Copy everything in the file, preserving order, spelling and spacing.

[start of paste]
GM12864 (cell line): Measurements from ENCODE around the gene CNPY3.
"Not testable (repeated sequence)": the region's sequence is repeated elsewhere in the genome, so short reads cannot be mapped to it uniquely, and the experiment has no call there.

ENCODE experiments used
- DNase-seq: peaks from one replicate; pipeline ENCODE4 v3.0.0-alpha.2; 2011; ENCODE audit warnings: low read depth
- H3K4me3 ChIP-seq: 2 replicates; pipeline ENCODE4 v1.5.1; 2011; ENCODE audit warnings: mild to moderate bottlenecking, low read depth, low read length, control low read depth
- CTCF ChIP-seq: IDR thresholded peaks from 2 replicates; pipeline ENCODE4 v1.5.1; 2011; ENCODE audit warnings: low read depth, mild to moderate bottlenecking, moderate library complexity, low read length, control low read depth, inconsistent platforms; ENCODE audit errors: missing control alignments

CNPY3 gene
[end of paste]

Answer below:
GM12864 (cell line): Measurements from ENCODE around the gene CNPY3.
"Not testable (repeated sequence)": the region's sequence is repeated elsewhere in the genome, so short reads cannot be mapped to it uniquely, and the experiment has no call there.

ENCODE experiments used
- DNase-seq: peaks from one replicate; pipeline ENCODE4 v3.0.0-alpha.2; 2011; ENCODE audit warnings: low read depth
- H3K4me3 ChIP-seq: 2 replicates; pipeline ENCODE4 v1.5.1; 2011; ENCODE audit warnings: mild to moderate bottlenecking, low read depth, low read length, control low read depth
- CTCF ChIP-seq: IDR thresholded peaks from 2 replicates; pipeline ENCODE4 v1.5.1; 2011; ENCODE audit warnings: low read depth, mild to moderate bottlenecking, moderate library complexity, low read length, control low read depth, inconsistent platforms; ENCODE audit errors: missing control alignments

CNPY3 gene